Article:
Tuesday, August 28, 2012

Jamestown and Our Family Tree

It is fascinating putting together the pieces of the history of one family with roots so firmly planted within this country. I got interested in putting together the puzzle pieces of the individuals in our family tree who lived at this time in the Jamestown area and thought I would share it with you.

The map to the right locates different tribes of Indians living in the Jamestown area. The Powhatans were located in the upper right.
Jamestown area

On Good Friday, March 22, 1622 Opechancanough (10th great grandfather), then chief Powhatan (his brother Wahunsonacock, 11th great grandfather, father of Opechancanough's wife, Cleopatra, 10th great grandmother, had died two years earlier), attacked Jamestown. The Powhatans referred to this event as an Assault on Jamestown. The residents of Jamestown called it a Massacre. Opechancanough died in 1644 at around 100 years old, killed by a guard after having been captured after another attack on Jamestown where 500 were killed. This attack was devastating as well, but did not take the same high percentage of those living at Jamestown as the first assault.

I always thought Cleopatra was an odd name for a primitive people to name a daughter. However, Powhatan actually had many, many children and two daughters were named Cleopatra. My Cleopatra is known as Cleopatra, the Shawano (Shawnee), and she wound up marrying her half uncle.

Ironically, a another 10th great grandfather Samuel Jordan survived the first Indian massacre of Jamestown where one third of the colony was killed, including his son Robert. It was the journal he kept when he was shipwrecked on the island of Bermuda on his journey to Jamestown aboard the Sea Venture that inspired Shakespeare's The Tempest. He died in 1623.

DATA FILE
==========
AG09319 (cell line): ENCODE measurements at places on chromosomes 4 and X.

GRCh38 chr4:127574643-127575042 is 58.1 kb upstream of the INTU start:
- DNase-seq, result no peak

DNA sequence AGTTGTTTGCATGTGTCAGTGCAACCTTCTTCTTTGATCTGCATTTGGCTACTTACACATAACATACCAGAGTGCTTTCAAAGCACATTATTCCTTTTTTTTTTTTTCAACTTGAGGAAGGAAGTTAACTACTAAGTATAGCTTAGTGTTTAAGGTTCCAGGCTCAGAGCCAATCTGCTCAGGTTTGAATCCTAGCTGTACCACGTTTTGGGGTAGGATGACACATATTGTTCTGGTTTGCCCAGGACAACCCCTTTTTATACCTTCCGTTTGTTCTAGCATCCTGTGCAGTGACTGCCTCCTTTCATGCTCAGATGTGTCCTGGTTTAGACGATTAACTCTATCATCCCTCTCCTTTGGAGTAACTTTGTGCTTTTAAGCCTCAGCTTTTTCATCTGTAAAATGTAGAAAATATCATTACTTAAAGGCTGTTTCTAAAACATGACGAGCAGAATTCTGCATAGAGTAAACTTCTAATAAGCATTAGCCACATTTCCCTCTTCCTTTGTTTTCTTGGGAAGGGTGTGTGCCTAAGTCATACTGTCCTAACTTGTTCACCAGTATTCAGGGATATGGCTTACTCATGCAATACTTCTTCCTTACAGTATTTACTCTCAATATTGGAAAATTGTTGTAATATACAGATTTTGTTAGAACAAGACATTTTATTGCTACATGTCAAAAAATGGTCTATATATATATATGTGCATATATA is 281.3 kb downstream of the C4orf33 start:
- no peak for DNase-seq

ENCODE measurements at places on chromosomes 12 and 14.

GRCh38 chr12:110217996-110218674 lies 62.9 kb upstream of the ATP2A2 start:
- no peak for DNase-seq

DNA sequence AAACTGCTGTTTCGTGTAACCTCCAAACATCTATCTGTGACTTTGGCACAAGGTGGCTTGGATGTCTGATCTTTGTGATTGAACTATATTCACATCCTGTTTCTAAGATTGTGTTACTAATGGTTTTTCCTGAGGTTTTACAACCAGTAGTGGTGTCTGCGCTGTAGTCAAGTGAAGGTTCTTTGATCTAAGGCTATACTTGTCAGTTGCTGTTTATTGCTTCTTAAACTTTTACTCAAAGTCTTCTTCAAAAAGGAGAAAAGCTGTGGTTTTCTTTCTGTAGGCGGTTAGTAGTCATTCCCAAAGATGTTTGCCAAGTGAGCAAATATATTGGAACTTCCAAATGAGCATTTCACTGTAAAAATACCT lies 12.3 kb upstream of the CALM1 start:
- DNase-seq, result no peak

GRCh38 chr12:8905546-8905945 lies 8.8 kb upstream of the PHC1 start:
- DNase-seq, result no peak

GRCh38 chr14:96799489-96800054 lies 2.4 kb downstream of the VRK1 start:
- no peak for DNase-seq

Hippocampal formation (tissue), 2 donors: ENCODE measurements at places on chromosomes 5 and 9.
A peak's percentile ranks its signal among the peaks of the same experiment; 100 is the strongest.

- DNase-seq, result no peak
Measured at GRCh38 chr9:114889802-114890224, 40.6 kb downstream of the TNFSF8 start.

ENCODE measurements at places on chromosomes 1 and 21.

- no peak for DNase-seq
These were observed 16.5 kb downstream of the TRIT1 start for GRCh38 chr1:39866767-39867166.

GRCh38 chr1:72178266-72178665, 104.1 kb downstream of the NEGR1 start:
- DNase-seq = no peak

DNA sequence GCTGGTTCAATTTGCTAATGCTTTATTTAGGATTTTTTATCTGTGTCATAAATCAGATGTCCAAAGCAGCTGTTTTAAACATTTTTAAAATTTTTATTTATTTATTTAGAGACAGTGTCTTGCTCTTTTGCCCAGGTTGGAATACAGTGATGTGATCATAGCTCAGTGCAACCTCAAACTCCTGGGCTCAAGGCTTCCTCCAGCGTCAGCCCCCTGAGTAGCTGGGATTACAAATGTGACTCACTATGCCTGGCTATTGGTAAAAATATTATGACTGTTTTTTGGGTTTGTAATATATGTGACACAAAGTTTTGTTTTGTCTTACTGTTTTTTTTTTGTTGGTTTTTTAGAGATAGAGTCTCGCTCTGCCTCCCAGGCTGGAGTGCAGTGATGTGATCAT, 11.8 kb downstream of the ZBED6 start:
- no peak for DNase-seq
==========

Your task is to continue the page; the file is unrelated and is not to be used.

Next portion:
8th great grandfather, Colonel Thomas Pettus (aka Councilor) came to America for the Virginia Company in 1638-1641 after serving on the Continent in the Thirty Years War. He commanded forty men to assist the colonists in their struggles with the Powhatan Indians at Jamestowne. Colonel Thomas Pettus claimed Jamestown property through investments made by his uncle, Sir John Pettus, who had purchased stock in the company holding the third charter to Virginia, The Third Virginia Charter Company. Littleton Plantation was his home and was recently excavated.

Sir Francis Wyatt (ca. 1588–1644), governor, November 18, 1621–May 24, 1624; rallied the defense of Jamestown during the massacre. Sir Francis' brother, Hawte Wyatt, my husband's 10th great grandfather, and his wife Barbara had accompanied Sir Francis to Jamestown. Their first son, George, was born shortly after the massacre. Hawte Wyatt served as rector of the church at Jamestown. Hawte and his brother Sir Francis returned to England but when Sir Francis came back to serve a second term as Governor, Rev. Haute’s three sons, including John, my husband's ancestor, and a daughter back to America with him and became the ancestors of many of the Wyatts in America. (Interesting website for Wyatts: http://mickisuzanne.wordpress.com/2010/07/23/the-wyatts-in-jamestown/)

So many stories! So much history to know! The more I learn the more I realize I do not know but I do enjoy putting the pieces together to make history my story.

1 comment:

  1. Hi Sharman,
    I have just entered the exciting world of my family line.
    In doing geneology research I discovered so many exciting ancestors.
    There were always stories about Native American and also, European Royalty (a hole other sega of fantastic discoveries). So, I decided to dig in and see what was real.

    Vashti Vann is my 4th Great-Grandmother, which led me to my other
    g-Grandmother, April "Tikami" Barnes (Hop) to another G-Grandmother,
    Cleopatra the Shawano Powhatan.
    Which led me to your site for info. So intriguing. Thank you for sharing.
    I would love to find out more.

    Thank you for your time,
    Tami Faudi


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